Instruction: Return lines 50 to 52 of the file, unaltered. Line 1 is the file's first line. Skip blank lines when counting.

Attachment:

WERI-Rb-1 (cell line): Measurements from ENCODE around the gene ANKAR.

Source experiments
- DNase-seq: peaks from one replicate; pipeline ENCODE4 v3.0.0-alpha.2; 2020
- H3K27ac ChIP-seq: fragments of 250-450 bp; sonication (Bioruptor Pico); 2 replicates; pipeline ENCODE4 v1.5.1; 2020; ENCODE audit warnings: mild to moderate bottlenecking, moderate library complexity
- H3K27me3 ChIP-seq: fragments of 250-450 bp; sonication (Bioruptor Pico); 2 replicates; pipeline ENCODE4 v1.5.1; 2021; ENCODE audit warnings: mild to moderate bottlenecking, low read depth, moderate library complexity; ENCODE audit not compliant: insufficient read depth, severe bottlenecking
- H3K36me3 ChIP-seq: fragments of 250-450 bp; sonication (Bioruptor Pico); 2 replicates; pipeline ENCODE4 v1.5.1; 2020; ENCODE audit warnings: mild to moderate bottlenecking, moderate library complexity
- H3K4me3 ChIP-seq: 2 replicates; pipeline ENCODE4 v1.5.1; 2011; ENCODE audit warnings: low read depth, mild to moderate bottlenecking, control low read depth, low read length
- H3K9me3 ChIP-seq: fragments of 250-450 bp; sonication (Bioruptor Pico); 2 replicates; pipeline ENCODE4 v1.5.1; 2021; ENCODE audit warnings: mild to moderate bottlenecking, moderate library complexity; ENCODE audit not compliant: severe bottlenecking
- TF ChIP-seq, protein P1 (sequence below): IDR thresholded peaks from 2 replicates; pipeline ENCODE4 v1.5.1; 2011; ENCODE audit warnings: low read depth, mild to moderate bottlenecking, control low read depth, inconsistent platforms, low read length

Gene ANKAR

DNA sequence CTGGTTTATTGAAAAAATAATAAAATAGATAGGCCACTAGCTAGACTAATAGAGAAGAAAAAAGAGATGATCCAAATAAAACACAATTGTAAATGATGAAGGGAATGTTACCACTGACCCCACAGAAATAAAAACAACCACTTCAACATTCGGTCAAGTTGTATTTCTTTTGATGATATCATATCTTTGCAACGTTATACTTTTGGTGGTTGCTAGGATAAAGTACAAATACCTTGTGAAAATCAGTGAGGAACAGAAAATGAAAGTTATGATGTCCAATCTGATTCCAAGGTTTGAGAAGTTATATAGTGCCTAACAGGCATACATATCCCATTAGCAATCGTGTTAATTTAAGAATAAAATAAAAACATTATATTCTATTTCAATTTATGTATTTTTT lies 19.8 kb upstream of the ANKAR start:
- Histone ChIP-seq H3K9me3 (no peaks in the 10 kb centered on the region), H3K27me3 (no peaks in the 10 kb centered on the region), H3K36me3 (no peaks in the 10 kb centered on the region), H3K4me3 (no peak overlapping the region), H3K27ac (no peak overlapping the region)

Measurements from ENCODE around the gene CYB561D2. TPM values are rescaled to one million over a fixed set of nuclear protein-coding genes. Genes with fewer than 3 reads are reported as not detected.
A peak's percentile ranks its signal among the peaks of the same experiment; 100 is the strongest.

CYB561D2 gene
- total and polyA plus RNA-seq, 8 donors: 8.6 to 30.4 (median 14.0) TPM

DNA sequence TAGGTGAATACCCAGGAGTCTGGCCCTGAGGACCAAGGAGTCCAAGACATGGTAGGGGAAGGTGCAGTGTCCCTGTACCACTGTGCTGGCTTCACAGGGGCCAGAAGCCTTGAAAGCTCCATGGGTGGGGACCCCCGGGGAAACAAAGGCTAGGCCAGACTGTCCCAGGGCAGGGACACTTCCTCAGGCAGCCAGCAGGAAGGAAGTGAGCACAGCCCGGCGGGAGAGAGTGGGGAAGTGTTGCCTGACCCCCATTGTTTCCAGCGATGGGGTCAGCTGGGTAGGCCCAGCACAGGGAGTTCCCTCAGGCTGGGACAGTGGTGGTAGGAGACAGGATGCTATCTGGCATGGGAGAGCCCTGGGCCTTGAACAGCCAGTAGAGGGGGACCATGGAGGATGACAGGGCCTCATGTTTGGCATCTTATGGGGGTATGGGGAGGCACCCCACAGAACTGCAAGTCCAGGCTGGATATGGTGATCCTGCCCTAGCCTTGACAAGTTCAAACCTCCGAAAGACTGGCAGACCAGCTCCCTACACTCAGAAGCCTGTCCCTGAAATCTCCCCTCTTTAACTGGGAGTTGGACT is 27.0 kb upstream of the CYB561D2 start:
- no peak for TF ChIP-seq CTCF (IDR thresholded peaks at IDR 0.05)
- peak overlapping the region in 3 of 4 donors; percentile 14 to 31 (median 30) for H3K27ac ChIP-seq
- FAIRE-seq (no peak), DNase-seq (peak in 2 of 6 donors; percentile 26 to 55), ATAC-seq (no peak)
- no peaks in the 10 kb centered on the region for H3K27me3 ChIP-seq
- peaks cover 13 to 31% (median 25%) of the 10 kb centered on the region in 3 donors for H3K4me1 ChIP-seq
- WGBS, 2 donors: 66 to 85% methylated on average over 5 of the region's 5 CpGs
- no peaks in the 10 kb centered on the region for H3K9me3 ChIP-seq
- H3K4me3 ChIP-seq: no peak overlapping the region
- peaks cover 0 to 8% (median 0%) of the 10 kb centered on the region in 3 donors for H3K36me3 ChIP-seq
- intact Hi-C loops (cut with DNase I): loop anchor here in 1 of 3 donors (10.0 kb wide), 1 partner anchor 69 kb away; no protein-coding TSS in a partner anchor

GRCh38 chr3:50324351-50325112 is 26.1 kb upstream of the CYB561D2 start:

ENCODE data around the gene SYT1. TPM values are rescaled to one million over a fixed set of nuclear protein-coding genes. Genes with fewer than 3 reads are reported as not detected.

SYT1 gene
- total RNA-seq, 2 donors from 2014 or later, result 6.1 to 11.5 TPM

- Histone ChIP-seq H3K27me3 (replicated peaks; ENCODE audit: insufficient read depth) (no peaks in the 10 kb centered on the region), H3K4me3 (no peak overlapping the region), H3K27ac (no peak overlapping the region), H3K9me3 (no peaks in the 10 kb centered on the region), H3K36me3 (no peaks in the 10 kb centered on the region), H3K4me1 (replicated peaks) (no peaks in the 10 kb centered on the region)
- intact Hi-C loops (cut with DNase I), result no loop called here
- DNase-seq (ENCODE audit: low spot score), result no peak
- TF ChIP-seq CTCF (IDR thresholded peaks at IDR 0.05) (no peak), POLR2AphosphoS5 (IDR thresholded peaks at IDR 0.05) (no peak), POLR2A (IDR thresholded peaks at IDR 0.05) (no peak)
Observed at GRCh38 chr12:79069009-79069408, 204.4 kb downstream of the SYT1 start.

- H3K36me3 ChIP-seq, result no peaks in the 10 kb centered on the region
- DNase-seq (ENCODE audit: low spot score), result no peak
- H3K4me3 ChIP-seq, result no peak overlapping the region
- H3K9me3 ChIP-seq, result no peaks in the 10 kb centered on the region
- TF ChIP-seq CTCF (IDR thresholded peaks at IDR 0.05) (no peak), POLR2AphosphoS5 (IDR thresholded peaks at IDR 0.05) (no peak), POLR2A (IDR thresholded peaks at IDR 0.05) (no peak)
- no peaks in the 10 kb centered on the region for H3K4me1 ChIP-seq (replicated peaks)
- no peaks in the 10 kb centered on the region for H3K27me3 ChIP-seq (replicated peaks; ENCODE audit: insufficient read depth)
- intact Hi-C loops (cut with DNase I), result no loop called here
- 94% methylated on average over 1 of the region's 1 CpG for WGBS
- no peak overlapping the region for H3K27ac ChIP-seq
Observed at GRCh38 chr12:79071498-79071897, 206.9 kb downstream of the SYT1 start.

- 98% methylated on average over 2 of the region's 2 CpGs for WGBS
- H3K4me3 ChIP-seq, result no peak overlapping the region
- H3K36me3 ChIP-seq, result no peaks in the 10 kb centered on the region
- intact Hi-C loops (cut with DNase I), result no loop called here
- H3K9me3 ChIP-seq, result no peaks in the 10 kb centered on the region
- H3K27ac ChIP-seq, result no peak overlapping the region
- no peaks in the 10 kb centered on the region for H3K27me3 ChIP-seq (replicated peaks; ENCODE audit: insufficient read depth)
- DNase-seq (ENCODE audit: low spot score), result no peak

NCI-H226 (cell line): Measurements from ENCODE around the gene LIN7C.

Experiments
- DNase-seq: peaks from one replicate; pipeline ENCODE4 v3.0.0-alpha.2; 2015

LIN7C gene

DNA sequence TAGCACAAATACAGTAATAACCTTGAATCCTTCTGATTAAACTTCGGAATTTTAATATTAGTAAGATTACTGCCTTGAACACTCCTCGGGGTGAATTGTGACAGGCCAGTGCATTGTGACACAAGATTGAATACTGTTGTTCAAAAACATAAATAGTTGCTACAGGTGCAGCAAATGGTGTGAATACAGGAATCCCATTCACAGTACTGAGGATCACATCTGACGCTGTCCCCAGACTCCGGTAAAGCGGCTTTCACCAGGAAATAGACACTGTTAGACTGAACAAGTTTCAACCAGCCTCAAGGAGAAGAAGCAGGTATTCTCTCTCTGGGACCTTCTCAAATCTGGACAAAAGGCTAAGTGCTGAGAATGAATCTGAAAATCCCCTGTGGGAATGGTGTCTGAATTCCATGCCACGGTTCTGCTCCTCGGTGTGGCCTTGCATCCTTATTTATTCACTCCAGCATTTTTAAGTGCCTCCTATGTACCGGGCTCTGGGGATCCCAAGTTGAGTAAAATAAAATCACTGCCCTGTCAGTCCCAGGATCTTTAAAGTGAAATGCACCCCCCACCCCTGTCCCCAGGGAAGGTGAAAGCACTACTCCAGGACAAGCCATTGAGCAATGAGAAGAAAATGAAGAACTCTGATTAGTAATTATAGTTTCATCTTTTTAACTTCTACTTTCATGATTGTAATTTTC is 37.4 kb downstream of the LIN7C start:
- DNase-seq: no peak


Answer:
- H3K36me3 ChIP-seq, result no peaks in the 10 kb centered on the region
- intact Hi-C loops (cut with DNase I), result no loop called here
- H3K9me3 ChIP-seq, result no peaks in the 10 kb centered on the region